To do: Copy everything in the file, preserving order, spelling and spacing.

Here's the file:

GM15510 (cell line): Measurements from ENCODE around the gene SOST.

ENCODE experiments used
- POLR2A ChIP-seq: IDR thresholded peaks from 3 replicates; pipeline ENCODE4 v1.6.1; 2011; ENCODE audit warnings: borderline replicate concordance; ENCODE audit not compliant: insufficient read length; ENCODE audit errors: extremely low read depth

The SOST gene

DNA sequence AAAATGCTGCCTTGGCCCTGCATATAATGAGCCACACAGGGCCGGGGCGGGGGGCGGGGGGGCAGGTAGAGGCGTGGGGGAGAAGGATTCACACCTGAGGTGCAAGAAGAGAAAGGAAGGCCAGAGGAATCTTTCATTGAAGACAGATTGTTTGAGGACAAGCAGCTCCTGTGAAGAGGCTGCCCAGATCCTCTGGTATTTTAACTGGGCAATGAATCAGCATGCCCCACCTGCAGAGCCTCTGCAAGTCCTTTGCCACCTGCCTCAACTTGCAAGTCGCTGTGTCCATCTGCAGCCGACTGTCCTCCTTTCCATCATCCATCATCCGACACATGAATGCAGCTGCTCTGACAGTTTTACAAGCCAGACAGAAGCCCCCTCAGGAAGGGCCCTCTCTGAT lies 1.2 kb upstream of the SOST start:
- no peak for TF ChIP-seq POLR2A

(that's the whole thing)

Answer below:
GM15510 (cell line): Measurements from ENCODE around the gene SOST.

ENCODE experiments used
- POLR2A ChIP-seq: IDR thresholded peaks from 3 replicates; pipeline ENCODE4 v1.6.1; 2011; ENCODE audit warnings: borderline replicate concordance; ENCODE audit not compliant: insufficient read length; ENCODE audit errors: extremely low read depth

The SOST gene

DNA sequence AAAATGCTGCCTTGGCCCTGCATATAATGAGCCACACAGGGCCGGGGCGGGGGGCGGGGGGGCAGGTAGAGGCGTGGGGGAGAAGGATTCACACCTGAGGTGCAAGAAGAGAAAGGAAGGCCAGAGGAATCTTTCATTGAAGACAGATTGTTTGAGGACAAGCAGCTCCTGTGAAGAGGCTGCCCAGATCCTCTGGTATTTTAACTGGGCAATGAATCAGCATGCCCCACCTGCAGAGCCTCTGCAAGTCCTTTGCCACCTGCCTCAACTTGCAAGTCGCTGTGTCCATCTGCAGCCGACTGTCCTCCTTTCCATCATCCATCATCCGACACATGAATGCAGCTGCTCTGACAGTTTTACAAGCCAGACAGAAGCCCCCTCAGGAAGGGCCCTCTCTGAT lies 1.2 kb upstream of the SOST start:
- no peak for TF ChIP-seq POLR2A